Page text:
Getting Over the Valley of Feedback Death

The Feedback Cycle: Idea, Invite, Give, Receive
The Feedback Cycle

The Giver

It is easy for most people to be critical of someone else’s work, and often quite easy to come up with suggestions for improvement. Also, as counterintuitive as it sounds, having great ideas is really not that important. The idea that the observer (the Giver, in this case) has all the answers is typically false, as they are sure to be missing some considerations and factors that the actor (the Receiver) has thought through. It can even be counterproductive for a giver of feedback to present their opinion of a complete solution, as it stymies conversation, engenders (unfortunately) defensiveness, and can hurt the Giver’s credibility. So if the point of critical feedback is not to shine light on a weakness and present an alternative solution to the current path, then what is it? Well, it is the first half, shine light on a weakness, but the next step is simply to have a conversation. The solution developed by combining world views, considerations, and ideas is more effective and educational than a packaged solution handed from one party to another. The goal of the Giver, then, is to shine light on a weakness, present some possible additional observations and perspectives (Why is this approach is failing? What else should we be considering?), and then to open the door for a follow on conversation. Seems easy enough, but in reality is is very difficult.

Aside: The Role of Trust

The Receiver

Too often, people view the receiver of feedback as a passive role in the process: simply there to hear feedback and either choose to use it or not. And if you, as a leader, worker, peer, spouse, etc, feel that way about receiving feedback then you probably don’t get too much of it! Back to the beginning, the fact that you don’t get feedback does not mean you are doing a great job — in fact it could be the opposite — on the contrary you probably are inspiring feedback, it is just dying in the valley of death. And in the worst case, it is being discussed in groups behind your back, where it often gains momentum and worsens. I hope it is clear that it is better to hear critical feedback than to not hear it, even though it hurts.

  • “No Thanks” — You don’t want feedback. This can be because you don’t value the other person’s inputs, you don’t want to go through the emotional pain of hearing it and acting on it, or you truly think you’ve got it made. Clearly this is relationship and situationally dependent. You may seek feedback from your supervisor but “no thanks” your five year old.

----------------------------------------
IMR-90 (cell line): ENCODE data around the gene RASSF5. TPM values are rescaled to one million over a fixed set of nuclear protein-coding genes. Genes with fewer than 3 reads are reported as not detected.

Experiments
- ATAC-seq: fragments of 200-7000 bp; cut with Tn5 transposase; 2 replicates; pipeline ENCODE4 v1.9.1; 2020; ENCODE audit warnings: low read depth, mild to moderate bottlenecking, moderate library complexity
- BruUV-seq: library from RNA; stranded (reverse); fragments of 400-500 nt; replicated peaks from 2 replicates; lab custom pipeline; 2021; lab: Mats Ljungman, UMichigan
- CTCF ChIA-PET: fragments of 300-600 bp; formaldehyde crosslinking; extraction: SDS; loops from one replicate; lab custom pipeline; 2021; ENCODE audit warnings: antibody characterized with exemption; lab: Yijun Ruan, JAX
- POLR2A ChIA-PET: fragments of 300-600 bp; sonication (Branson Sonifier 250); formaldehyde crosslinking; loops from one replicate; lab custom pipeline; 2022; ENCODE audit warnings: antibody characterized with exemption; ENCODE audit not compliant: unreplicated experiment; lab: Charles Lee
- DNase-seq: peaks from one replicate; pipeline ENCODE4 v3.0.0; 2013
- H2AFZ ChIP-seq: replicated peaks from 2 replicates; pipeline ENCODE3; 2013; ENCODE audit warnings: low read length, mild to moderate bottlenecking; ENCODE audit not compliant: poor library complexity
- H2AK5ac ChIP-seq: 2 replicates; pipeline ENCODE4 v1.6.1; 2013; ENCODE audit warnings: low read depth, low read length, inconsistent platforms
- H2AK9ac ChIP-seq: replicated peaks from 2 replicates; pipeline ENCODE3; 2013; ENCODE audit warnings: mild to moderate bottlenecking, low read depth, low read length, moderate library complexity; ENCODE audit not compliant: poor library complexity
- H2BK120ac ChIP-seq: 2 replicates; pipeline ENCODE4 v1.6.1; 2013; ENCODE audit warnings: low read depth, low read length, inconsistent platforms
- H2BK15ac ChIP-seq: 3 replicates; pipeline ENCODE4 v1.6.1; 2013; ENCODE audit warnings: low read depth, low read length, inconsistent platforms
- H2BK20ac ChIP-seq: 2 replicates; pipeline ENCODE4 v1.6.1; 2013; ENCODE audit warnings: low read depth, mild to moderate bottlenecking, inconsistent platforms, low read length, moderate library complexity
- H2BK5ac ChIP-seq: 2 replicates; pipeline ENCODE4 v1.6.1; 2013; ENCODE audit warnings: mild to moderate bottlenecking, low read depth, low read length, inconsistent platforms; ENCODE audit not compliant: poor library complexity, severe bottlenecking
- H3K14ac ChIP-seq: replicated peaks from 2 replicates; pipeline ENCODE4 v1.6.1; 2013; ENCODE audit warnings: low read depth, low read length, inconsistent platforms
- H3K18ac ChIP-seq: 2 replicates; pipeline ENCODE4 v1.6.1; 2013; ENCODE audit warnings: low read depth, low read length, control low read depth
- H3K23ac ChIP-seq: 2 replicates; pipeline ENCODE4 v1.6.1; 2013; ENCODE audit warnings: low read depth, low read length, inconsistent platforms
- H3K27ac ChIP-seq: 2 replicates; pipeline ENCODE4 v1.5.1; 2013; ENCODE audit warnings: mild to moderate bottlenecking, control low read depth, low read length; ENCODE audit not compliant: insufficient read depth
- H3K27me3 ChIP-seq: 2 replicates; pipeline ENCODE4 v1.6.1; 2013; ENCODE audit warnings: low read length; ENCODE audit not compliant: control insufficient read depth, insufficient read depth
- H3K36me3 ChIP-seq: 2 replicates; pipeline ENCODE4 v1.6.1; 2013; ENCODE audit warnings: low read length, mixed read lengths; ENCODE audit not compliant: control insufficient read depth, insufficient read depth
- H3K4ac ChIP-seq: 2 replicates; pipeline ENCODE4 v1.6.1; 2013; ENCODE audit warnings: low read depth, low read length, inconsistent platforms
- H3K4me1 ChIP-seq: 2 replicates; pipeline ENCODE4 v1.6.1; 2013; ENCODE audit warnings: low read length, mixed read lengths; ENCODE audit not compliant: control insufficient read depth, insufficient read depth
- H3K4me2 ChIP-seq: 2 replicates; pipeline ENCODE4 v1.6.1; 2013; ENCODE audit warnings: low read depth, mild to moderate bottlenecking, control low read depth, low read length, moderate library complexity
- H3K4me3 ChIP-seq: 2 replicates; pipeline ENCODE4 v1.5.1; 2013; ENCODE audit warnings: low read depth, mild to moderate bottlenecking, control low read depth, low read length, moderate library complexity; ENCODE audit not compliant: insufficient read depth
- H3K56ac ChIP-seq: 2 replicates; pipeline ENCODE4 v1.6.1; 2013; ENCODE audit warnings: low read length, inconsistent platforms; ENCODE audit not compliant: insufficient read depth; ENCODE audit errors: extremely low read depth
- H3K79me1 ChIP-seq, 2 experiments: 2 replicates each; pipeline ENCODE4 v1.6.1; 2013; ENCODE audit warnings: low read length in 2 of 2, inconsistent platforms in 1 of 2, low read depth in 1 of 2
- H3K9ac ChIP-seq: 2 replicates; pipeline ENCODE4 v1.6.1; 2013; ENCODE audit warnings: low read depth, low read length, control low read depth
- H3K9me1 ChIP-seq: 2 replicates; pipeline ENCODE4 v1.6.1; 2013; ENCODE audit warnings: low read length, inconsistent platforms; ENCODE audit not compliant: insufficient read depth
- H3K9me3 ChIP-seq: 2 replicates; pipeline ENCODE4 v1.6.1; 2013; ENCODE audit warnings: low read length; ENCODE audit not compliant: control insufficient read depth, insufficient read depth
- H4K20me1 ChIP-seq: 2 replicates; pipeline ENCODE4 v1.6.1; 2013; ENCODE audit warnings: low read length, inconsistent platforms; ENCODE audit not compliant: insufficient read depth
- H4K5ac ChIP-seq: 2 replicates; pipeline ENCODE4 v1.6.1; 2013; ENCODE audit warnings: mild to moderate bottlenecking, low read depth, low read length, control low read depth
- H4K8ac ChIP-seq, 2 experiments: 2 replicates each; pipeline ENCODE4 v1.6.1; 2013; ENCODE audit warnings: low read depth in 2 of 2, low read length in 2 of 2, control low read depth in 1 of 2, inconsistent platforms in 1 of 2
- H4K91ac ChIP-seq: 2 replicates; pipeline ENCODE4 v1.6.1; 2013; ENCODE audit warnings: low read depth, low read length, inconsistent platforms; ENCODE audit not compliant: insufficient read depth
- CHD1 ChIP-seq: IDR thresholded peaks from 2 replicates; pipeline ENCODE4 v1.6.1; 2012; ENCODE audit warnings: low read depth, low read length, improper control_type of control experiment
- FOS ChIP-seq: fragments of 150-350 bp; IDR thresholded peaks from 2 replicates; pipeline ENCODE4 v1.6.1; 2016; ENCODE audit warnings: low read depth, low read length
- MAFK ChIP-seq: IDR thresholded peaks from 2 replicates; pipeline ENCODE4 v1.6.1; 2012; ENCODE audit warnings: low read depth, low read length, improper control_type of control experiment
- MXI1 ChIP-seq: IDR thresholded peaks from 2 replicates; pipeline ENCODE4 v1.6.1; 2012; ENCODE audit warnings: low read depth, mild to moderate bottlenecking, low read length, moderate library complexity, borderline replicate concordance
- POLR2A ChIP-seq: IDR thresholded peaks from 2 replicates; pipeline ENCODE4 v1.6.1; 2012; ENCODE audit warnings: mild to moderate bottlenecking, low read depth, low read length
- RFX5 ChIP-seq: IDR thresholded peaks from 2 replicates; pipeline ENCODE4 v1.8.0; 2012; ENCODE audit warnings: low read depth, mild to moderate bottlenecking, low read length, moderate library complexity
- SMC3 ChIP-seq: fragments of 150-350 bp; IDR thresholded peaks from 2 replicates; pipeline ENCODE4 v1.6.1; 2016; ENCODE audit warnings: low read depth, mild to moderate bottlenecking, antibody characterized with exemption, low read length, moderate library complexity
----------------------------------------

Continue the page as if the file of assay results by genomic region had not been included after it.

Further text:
• “Validate Me” — You pretend you value and seek feedback, but truly only want positive feedback and validation. This is due to the twisted nature of our egos. We realize that seeking feedback is a sign of maturity and should be revered, and we use that effect to improve our own image, all while we are too insecure to truly face the fire. It could also be a hand-waived effort to show commitment to a feedback culture without dealing with the pain (no pain no gain) of truly going through the process.
  • “No Really” — You genuinely want to hear the hard truth. You know it will hurt, but you know it is the only way to live. You want all the cards on the table so you can make your best fully-educated decision on what and how to change.

Crossing the Divide to “No Really”

It is impossible to become “No Really” overnight, sorry to say. You cannot instantly inspire family, peers, subordinates, even supervisors to jump into the deep end of painful, honest feedback, even if they are the Giver. They will assume you are “Validate Me” and they will naturally avoid the perceived confrontation of critical feedback. So you have to work on them a bit.

  • Thank them for the feedback
  • Assume they are correct — always start from a mindset that anyone giving you feedback is correct. Always.
  • Run with it. There is a great improv comedy trick called “Yes, And...” The idea is that whatever your improv partner presents, you respond with “yes, and…”, following their lead but adding your spin or direction. It keeps everyone engaged and rewards all inputs. The same is needed for an effective feedback conversation. Reply with agreement and then continue forward with something constructive, such as:
  • Stating another reason why you find their feedback valid
  • Expanding their feedback to another area or level
  • Asking a question to further understand their point

What about the “No Thanks”?

We said we’d return to the “No Thanks”. And because we don’t expect that group of Receivers to initiate the feedback process, we will address the Givers.



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Dads, husbands, teachers, fighter pilots.